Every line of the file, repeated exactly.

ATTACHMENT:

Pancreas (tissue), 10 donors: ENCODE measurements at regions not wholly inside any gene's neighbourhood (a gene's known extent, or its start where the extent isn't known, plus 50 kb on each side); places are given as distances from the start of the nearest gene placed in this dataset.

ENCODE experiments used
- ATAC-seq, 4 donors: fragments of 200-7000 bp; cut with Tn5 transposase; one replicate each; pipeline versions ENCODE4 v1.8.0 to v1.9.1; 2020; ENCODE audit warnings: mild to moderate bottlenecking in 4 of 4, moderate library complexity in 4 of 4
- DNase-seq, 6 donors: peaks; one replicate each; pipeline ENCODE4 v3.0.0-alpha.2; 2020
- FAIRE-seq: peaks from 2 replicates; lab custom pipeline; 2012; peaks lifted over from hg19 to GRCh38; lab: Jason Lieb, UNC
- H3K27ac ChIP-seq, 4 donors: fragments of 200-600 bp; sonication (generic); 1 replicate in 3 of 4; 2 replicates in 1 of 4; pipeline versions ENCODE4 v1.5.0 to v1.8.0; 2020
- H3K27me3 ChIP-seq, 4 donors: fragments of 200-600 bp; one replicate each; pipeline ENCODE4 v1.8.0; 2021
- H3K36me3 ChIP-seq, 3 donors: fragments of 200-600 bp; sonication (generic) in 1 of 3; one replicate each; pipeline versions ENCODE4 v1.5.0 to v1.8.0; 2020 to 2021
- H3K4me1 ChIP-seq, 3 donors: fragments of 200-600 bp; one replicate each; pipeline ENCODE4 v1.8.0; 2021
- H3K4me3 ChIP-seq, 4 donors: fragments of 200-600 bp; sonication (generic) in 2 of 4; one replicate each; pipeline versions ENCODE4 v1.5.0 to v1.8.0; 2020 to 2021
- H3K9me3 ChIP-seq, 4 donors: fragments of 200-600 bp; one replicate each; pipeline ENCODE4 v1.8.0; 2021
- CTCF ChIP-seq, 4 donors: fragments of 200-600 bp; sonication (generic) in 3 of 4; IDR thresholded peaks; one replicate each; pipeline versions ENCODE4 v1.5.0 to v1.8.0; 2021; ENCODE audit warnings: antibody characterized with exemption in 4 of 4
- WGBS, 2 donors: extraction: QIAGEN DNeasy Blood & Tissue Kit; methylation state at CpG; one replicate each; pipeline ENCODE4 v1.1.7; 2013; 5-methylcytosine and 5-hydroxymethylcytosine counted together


Pancreas (tissue), 10 donors: ENCODE measurements at regions not wholly inside any gene's neighbourhood (a gene's known extent, or its start where the extent isn't known, plus 50 kb on each side); places are given as distances from the start of the nearest gene placed in this dataset.

ENCODE experiments used
- ATAC-seq, 4 donors: fragments of 200-7000 bp; cut with Tn5 transposase; one replicate each; pipeline versions ENCODE4 v1.8.0 to v1.9.1; 2020; ENCODE audit warnings: mild to moderate bottlenecking in 4 of 4, moderate library complexity in 4 of 4
- DNase-seq, 6 donors: peaks; one replicate each; pipeline ENCODE4 v3.0.0-alpha.2; 2020
- FAIRE-seq: peaks from 2 replicates; lab custom pipeline; 2012; peaks lifted over from hg19 to GRCh38; lab: Jason Lieb, UNC
- H3K27ac ChIP-seq, 4 donors: fragments of 200-600 bp; sonication (generic); 1 replicate in 3 of 4; 2 replicates in 1 of 4; pipeline versions ENCODE4 v1.5.0 to v1.8.0; 2020
- H3K27me3 ChIP-seq, 4 donors: fragments of 200-600 bp; one replicate each; pipeline ENCODE4 v1.8.0; 2021
- H3K36me3 ChIP-seq, 3 donors: fragments of 200-600 bp; sonication (generic) in 1 of 3; one replicate each; pipeline versions ENCODE4 v1.5.0 to v1.8.0; 2020 to 2021
- H3K4me1 ChIP-seq, 3 donors: fragments of 200-600 bp; one replicate each; pipeline ENCODE4 v1.8.0; 2021
- H3K4me3 ChIP-seq, 4 donors: fragments of 200-600 bp; sonication (generic) in 2 of 4; one replicate each; pipeline versions ENCODE4 v1.5.0 to v1.8.0; 2020 to 2021
- H3K9me3 ChIP-seq, 4 donors: fragments of 200-600 bp; one replicate each; pipeline ENCODE4 v1.8.0; 2021
- CTCF ChIP-seq, 4 donors: fragments of 200-600 bp; sonication (generic) in 3 of 4; IDR thresholded peaks; one replicate each; pipeline versions ENCODE4 v1.5.0 to v1.8.0; 2021; ENCODE audit warnings: antibody characterized with exemption in 4 of 4
- WGBS, 2 donors: extraction: QIAGEN DNeasy Blood & Tissue Kit; methylation state at CpG; one replicate each; pipeline ENCODE4 v1.1.7; 2013; 5-methylcytosine and 5-hydroxymethylcytosine counted together